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The show tuner

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  • | 4:00 a.m. April 28, 2010
  • Arts + Culture
  • Performing Art
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James Dodge arrives at the Westcoast Black Theatre Troupe’s Fruitville Road rehearsal space at the start of what will likely be a long, busy day.

Dodge, the troupe’s music director, has been working 12-hour days in preparation for “Jar the Floor,” WBTT’s last performance of the season. The play, which Dodge describes as an African-American version of “The Golden Girls,” requires more props than the usual WBTT show, including an electric wheelchair.

For weeks, Dodge combed Sarasota and Manatee County consignment shops for a kitchen countertop and a full-length mirror on castor wheels. Although he eventually found both pieces, they had to be modified by the set designer. The wheelchair is on loan from a discount medical-supply company.

“It’s tough for actors to work without props,” Dodge says. “You need them to learn their blocking. The whole visual and mental correlation has to be there.”

A bass player in the band, Quintessence, which played the opening night of this year’s Sarasota Film Festival, Dodge has served as the troupe’s music director since 2008. For “Jar the Floor,” a play with no musical numbers, he stepped in as production manager, a role that comes naturally to the 31-year-old musician. When WBTT is not in season, he spends the summer and fall on the road with Piston Sound, a company that produces concerts and runway shows from Las Vegas to New Orleans.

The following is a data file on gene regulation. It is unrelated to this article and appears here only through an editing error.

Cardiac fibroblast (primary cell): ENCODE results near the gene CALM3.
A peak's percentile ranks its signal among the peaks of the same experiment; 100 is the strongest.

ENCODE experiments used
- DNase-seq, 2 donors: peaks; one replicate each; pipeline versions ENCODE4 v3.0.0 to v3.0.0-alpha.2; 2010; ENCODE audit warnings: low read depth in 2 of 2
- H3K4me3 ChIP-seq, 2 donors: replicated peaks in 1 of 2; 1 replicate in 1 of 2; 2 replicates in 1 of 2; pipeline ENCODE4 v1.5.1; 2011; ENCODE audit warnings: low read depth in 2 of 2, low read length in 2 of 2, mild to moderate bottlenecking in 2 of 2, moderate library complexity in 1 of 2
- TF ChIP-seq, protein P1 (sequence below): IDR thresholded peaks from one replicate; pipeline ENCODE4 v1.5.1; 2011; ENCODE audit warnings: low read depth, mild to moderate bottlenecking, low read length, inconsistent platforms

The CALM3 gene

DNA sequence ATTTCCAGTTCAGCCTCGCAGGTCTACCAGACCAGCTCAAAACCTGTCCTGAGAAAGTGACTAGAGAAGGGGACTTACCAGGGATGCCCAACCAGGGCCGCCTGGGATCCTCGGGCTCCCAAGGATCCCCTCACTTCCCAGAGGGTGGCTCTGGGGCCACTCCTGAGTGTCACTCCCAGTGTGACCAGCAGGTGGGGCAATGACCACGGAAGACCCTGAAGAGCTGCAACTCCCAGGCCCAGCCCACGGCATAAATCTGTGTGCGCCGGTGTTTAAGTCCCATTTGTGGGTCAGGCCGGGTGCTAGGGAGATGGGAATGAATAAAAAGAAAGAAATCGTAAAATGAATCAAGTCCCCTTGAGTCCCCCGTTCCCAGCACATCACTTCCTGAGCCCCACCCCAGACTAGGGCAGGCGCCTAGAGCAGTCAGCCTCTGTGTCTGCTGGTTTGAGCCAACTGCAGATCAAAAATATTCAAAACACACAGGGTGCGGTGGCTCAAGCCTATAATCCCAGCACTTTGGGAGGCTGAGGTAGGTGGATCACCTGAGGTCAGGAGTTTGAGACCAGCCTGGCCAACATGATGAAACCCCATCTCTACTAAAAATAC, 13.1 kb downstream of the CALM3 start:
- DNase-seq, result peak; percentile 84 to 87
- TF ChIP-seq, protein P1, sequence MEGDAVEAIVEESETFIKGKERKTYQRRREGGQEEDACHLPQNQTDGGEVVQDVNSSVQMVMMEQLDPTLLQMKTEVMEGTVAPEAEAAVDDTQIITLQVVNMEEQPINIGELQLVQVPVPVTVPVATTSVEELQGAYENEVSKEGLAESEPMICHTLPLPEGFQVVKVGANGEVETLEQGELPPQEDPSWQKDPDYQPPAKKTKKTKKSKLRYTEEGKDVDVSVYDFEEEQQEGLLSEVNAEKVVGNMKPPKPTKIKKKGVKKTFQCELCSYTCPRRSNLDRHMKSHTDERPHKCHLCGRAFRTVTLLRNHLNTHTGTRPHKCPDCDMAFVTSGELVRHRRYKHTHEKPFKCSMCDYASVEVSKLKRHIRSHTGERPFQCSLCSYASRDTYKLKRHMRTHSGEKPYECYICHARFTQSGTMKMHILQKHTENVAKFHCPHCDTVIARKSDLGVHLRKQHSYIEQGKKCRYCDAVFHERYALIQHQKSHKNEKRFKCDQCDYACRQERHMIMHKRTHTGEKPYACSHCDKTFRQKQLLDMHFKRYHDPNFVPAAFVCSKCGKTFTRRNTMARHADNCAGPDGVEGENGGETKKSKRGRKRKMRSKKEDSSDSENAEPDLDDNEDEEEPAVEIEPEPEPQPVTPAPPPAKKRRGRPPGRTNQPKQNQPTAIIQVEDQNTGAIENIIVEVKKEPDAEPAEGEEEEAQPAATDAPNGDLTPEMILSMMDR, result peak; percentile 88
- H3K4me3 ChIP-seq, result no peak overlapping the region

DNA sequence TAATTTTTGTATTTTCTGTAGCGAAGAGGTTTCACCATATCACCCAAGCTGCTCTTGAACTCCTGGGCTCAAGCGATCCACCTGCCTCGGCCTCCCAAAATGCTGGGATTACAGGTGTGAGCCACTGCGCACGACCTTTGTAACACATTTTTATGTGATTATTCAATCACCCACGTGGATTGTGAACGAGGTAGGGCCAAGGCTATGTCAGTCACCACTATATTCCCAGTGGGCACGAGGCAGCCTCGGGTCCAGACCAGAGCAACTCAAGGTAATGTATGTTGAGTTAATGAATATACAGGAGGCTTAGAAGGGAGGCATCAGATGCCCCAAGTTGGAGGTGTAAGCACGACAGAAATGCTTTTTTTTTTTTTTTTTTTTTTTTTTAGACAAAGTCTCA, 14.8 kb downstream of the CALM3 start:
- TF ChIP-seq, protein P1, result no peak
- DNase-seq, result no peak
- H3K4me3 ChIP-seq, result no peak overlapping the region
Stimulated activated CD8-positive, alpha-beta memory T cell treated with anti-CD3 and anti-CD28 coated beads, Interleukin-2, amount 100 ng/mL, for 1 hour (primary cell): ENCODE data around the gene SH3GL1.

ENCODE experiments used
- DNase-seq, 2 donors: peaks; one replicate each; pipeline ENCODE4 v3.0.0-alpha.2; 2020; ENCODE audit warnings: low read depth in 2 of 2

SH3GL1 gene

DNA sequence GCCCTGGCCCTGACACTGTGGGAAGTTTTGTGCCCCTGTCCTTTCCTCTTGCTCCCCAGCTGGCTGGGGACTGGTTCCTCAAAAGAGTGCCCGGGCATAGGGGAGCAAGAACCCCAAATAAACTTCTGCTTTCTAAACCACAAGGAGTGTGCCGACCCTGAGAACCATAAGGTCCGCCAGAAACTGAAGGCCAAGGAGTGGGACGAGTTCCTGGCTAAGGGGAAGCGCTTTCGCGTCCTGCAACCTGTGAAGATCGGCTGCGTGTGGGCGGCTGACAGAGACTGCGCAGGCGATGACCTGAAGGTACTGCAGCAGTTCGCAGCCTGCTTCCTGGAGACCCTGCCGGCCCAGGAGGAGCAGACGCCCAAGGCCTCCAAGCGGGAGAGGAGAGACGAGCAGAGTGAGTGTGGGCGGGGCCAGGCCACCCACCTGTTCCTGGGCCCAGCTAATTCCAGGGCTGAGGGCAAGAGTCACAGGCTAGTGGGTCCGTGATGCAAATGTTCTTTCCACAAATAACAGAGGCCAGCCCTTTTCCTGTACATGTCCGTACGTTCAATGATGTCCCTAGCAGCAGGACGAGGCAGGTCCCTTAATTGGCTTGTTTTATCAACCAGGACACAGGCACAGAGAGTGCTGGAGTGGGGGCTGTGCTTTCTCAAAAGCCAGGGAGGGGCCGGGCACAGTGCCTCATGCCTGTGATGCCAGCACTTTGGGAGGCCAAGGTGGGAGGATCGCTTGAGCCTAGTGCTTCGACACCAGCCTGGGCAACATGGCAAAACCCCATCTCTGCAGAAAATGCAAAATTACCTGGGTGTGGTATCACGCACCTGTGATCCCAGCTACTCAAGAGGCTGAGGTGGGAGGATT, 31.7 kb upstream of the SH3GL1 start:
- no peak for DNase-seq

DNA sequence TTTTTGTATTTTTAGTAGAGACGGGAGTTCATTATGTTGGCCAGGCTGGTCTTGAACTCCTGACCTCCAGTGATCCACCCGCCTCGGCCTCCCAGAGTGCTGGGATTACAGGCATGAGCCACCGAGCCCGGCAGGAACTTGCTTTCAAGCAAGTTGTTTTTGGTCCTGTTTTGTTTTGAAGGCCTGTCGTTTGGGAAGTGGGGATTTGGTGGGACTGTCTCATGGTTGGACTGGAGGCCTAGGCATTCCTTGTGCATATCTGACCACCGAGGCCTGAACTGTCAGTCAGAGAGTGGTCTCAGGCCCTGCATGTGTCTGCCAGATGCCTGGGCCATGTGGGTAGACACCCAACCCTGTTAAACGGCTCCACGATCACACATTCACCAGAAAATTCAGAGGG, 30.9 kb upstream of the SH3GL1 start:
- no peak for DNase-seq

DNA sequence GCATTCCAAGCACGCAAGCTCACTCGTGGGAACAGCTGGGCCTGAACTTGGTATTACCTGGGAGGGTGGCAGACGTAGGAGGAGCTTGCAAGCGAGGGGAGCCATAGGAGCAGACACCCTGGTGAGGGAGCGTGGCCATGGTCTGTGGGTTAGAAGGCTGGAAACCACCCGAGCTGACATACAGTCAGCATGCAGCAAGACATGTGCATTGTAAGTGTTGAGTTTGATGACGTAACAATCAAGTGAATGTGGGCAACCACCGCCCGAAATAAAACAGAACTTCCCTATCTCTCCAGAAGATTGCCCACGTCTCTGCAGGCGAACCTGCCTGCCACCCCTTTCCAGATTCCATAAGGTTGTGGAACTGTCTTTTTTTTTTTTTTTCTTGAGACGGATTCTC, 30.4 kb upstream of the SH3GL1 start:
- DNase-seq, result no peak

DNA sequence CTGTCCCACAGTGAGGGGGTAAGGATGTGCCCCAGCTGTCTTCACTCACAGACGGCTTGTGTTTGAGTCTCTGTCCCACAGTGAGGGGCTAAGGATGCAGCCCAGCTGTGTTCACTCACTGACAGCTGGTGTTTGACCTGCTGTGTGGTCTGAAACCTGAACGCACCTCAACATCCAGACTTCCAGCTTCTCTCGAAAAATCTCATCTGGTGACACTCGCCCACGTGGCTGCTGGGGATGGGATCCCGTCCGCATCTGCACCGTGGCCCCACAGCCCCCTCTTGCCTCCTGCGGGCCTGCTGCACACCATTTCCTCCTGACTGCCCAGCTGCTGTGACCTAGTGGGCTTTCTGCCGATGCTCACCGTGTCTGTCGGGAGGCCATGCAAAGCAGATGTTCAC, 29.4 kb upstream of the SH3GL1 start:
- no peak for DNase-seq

“It’s like a flip-flop thing,” Dodge says of working with WBTT director and founder Nate Jacobs. “Nate was my elementary-, middle- and high- school drama teacher, and now I’m his music director.”

A graduate of the Westcoast School for Human Development, Dodge, a Sarasota native, was 13 when he was cast as the prince in Jacobs’ production of “Cinderella.” It was the first time he had to wear tights — and he hated it.

“I’ve tried to destroy all the videotapes of that performance,” Dodge laughs. “But they keep creeping up on me.”

His cell phone rings and he quickly mutes it while apologizing for the interruption.

The consummate professional, Dodge earned his go-getter reputation before he even joined the troupe.
Three years ago, the company was performing “The Hot Mikado,” in Ocala, when Dodge got a phone call from then WBTT Manager Tsadok Porter, a former high school classmate.

Jacobs had hired a music director for the show, but he had failed to learn the music. Desperate, Porter called Dodge and asked if he’d be willing to fill in for the weekend run. Dodge, who was working for Comcast at the time, requested the weekend off. He drove home, changed his clothes and made it to Ocala in an hour-and-a-half.

“I didn’t have time to think,” he says. “Nate was like, ‘You saved the show. How about you come on as our music director?’ I’ve been with him ever since.”

If You Go

The Westcoast Black Theatre Troupe’s “Jar the Floor” runs now through May 9, at Art Center Sarasota. For more information, call 366-1505 or visit

Contact Heidi Kurpiela at [email protected].


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